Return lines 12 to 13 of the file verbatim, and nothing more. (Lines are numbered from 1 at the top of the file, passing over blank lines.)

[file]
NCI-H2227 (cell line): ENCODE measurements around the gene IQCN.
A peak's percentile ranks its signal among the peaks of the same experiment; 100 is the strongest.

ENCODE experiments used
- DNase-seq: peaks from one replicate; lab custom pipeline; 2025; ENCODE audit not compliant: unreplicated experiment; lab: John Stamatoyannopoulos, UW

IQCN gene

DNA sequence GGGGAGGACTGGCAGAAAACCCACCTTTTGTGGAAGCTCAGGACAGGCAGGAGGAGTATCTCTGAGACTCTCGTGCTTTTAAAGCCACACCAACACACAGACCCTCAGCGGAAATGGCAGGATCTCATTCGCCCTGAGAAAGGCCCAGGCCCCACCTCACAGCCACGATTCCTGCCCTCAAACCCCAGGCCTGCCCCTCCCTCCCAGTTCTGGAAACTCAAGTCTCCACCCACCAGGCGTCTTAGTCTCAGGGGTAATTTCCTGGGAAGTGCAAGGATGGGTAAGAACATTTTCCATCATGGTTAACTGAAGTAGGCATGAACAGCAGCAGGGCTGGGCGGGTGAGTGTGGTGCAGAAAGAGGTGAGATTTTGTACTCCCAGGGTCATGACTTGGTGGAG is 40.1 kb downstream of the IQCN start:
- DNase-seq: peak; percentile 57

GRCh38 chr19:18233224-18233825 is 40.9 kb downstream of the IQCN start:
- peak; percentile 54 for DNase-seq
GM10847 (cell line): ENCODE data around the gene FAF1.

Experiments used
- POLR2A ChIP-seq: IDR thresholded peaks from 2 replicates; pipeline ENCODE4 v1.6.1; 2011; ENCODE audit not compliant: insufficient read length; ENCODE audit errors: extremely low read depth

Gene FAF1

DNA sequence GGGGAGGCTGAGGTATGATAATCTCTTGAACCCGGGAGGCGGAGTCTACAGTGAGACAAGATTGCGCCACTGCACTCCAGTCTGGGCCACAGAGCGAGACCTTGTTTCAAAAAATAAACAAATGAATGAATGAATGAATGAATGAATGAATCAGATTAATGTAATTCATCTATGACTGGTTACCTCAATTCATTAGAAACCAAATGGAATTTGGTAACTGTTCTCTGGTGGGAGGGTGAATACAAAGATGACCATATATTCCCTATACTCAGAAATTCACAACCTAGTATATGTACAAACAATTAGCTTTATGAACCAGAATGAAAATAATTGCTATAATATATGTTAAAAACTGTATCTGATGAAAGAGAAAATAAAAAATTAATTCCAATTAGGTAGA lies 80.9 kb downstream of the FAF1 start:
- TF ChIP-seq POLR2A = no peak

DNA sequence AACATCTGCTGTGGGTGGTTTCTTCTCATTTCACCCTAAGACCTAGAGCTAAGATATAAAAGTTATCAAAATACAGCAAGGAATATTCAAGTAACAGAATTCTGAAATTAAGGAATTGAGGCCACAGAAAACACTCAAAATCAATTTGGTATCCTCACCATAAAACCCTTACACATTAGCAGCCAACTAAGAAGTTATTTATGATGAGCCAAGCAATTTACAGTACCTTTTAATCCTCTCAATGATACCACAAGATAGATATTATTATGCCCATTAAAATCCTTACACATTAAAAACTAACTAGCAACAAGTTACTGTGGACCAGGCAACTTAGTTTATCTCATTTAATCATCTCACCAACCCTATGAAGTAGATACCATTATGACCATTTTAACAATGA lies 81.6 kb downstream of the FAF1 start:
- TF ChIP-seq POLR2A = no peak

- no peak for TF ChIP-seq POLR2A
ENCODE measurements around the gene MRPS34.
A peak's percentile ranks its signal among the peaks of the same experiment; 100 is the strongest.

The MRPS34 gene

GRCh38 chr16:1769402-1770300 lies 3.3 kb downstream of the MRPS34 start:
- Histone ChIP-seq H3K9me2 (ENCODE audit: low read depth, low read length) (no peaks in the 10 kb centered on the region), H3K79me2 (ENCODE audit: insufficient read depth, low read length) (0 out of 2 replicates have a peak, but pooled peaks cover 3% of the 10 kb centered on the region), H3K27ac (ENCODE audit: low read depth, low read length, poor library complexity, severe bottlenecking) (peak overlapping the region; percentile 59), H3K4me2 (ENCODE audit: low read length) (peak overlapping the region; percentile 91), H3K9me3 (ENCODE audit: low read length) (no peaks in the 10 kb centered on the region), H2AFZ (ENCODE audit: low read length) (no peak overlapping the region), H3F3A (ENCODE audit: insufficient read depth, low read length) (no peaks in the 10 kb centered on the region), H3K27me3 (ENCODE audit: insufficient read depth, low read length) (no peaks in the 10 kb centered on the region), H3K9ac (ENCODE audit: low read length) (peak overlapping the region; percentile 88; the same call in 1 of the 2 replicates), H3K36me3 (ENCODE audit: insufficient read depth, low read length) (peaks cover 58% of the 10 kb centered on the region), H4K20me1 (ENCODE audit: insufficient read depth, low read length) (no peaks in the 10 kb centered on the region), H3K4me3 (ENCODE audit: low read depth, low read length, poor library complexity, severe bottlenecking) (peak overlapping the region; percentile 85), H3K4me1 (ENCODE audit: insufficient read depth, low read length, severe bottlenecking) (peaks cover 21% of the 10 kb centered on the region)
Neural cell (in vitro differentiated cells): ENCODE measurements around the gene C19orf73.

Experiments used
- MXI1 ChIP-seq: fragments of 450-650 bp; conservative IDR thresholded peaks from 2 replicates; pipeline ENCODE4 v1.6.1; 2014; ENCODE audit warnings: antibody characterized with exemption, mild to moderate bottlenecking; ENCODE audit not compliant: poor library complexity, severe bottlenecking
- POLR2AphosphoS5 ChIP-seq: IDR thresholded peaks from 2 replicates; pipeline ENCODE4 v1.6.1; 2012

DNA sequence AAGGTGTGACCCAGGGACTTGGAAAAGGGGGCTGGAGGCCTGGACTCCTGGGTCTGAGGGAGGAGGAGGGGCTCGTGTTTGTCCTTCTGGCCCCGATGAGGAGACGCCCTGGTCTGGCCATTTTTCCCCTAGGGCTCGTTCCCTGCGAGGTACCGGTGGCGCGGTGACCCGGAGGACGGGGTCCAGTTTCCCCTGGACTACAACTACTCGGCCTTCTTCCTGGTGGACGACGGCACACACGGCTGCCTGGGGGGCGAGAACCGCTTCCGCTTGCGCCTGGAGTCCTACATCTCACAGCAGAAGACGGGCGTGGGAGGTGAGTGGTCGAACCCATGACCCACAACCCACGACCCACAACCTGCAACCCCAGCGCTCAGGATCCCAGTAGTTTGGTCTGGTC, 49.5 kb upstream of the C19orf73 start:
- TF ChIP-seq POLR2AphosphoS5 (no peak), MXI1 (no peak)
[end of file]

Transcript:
- POLR2A ChIP-seq: IDR thresholded peaks from 2 replicates; pipeline ENCODE4 v1.6.1; 2011; ENCODE audit not compliant: insufficient read length; ENCODE audit errors: extremely low read depth

Gene FAF1